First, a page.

A Christmas Book Sampler

A number of fascinating books that haven’t received all that much attention, but richly deserve it, have crossed my desk in recent months. Each would make a fine Christmas gift to someone on your list who likes to think outside the box… .Continue Reading »

A Global By-Pass of the Heart

In vitro fertilization is not therapy because “it does not treat whatever pathologies are at the root of couples’ infertility,” writes Tim Muldoon on the Patheos website, taking issue with the Nobel Prize in Medicine awarded to Robert Edwards for his work in developing the techniques of human in vitro fertilization… . Continue Reading »

The Parable of the Miners

Two months ago, with the riveted world for an audience, the thirty-three Chilean miners who spent seventy days in the darkness of the San Jose mine emerged one by one into the light of day. Worldwide, watchers responded with outpourings of enthusiasm, wonder and relief… . Continue Reading »

The Advent Search

“Derek? Who’s Derek?” begins a flyer I have in my files. “He isn’t a prophet or a god, just a member of the Unitarian-Universalist Community at Pitt. You see, we draw upon many sources in our search for truth. Catholicism, Islam, Buddhism. And most importantly You [sic]. After all, you determine your own faith.” … . Continue Reading »

Brokenness and Modern Poetry

Readers charged that Kathleen Graber's poetry was “slovenly” and “shapeless.” As the poetry editor of First Things, I thought I’d step in and open a wider discussion of poetry, particularly as it pertains to First Things Continue Reading »

“The American River Ganges” Rising

The cartoon below appeared, with an accompanying article, in Harper’s magazine. The article is entitled “The Priests and the Children.” The cartoon shows a group of children huddled behind a single adult protector along the banks of a river. The children are weeping. Some are down on their knees in supplication. Some are peeking out from behind their lone defender’s back. All of them look fearful. Continue Reading »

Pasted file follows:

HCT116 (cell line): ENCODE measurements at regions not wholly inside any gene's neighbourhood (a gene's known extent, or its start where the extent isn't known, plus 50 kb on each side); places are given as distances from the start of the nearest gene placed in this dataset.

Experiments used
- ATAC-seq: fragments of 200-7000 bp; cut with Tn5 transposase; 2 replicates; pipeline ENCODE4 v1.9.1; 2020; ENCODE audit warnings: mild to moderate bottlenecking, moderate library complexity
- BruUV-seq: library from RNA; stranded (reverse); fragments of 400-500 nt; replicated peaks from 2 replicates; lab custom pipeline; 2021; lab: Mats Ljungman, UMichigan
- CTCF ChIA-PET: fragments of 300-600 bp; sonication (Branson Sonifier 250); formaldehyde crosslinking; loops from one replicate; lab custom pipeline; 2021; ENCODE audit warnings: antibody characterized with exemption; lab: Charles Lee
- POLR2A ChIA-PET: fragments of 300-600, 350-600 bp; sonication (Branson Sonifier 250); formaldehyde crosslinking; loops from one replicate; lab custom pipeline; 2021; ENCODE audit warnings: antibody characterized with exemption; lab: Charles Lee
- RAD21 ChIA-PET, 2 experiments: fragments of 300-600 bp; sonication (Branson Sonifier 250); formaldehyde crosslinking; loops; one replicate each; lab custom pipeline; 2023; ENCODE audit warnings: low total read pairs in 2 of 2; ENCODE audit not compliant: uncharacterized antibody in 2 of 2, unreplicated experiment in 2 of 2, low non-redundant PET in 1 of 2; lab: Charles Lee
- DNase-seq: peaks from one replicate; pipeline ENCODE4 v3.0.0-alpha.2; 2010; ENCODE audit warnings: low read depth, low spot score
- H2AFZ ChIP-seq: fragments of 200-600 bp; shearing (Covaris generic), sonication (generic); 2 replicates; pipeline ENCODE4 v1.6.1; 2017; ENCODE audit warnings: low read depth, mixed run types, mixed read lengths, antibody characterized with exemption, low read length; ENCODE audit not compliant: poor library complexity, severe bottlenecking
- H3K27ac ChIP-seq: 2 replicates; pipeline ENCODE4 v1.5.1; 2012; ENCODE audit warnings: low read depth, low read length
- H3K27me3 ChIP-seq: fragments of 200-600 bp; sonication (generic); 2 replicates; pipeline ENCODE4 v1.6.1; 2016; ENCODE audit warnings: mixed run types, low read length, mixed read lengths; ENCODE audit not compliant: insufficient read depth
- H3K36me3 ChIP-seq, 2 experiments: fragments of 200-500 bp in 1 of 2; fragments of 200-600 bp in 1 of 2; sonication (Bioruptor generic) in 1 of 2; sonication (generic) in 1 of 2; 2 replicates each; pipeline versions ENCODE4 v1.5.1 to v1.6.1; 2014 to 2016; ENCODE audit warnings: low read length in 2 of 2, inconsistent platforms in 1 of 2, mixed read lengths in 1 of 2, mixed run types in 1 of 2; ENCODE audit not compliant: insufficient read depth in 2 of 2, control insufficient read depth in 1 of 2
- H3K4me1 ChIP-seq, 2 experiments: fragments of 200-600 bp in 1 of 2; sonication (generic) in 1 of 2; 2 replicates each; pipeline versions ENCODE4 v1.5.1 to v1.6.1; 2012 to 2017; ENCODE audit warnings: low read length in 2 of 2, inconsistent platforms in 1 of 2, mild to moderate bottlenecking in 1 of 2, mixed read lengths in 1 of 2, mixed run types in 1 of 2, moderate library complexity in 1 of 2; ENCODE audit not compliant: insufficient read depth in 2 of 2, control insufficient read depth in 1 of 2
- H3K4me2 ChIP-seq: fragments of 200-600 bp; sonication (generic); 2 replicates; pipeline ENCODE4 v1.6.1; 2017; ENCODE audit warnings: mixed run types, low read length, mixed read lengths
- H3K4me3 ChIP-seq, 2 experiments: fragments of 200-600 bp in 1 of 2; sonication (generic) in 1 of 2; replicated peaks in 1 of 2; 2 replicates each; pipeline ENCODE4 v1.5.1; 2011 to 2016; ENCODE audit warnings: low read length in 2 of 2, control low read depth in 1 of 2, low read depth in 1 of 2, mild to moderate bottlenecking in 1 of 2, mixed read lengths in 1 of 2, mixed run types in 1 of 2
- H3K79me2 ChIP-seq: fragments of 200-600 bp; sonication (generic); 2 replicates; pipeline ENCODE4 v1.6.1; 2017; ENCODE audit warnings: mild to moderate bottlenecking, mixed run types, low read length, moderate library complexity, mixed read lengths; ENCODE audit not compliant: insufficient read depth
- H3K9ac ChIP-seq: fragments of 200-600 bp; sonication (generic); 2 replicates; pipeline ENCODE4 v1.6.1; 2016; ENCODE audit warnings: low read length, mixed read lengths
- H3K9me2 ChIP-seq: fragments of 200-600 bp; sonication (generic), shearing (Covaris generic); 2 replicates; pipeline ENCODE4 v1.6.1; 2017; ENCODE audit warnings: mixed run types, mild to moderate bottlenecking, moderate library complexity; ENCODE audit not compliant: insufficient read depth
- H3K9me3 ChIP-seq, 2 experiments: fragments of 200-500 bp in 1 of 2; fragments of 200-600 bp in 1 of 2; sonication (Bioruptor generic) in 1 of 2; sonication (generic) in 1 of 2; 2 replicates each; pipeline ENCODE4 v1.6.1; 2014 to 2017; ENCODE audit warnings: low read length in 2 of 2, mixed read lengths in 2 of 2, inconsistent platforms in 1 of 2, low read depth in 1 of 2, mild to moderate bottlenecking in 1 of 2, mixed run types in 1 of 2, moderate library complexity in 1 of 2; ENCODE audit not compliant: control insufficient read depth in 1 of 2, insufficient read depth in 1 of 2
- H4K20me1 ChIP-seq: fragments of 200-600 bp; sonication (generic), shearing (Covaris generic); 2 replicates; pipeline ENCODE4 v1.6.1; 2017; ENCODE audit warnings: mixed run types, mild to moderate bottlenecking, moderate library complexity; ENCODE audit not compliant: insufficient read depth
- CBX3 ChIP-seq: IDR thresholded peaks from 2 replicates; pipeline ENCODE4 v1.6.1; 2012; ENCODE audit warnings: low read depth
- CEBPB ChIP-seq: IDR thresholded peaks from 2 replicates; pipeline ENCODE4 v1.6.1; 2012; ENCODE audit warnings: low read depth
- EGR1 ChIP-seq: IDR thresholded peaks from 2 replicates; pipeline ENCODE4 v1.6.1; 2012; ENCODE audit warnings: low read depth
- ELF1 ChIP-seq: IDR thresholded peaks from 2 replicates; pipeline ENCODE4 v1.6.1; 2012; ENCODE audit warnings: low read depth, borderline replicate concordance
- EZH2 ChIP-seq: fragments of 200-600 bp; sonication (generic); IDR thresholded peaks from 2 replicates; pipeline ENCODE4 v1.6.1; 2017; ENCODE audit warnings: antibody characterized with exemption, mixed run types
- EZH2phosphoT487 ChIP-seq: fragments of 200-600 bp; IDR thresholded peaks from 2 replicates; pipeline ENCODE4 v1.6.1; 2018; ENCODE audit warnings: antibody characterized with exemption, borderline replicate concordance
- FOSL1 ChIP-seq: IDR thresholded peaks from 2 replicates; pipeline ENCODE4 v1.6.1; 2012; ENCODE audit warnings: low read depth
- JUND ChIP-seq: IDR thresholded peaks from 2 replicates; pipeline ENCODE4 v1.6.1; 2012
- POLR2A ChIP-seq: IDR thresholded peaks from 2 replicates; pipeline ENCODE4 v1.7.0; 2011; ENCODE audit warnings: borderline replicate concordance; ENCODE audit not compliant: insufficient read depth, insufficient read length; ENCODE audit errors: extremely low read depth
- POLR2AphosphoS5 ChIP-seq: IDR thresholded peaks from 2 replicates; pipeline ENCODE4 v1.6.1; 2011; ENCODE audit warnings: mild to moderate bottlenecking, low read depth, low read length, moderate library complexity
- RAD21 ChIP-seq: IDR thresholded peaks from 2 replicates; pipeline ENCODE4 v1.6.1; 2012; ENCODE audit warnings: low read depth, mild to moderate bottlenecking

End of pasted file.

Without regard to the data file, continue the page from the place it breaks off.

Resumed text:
The Pontificate Of Continuity

I’ve never met Benedict XVI, but I feel as though I have. Or at least I think I have a pretty good sense of how his mind works: clear, to the point, and earthy. OK, maybe not D. H. Lawrence earthy, but for a German university professor very direct, concrete, and capable of a memorable turn of phrase. Continue Reading »

When Nothing Created Everything

Throughout history people have been awed and thrilled by retellings of their culture’s creation story. Aztecs would tell of the Lady of the Skirt of Snakes, Phoenicians about the Zophashamin, and Jews and Christians about the one true God”Jehovah. But there is one unfortunate group”the children of atheistic materialists”that has no creation myth to call its own. … . Continue Reading »

An Archdiocese Spanning the Globe

Asked to name the most populous American dioceses, alert Catholics would likely name Los Angeles, New York and Chicago. I rather doubt that most of us would rank Brooklyn (the country’s only completely urban diocese) as high on the league table as it in fact is, and I’m willing to wager that not 1 in 20 Catholics would put Rockville Centre and Orange (California) in the top 10. … . Continue Reading »

Ants on a Crucifix in Norman Rockwell’s America

Last October, the Smithsonian Institute opened the “Hide/Seek” exhibit, which, as the Washington Post’s Blake Gopnik writes, “surveys how same-sex love has been portrayed in art, from Walt Whitman’s hints to open declarations in the era of AIDS and Robert Mapplethorpe’s bullwhips.” Gopnik praised the show hugely, calling it “courageous, as well as being full of wonderful art.” … . Continue Reading »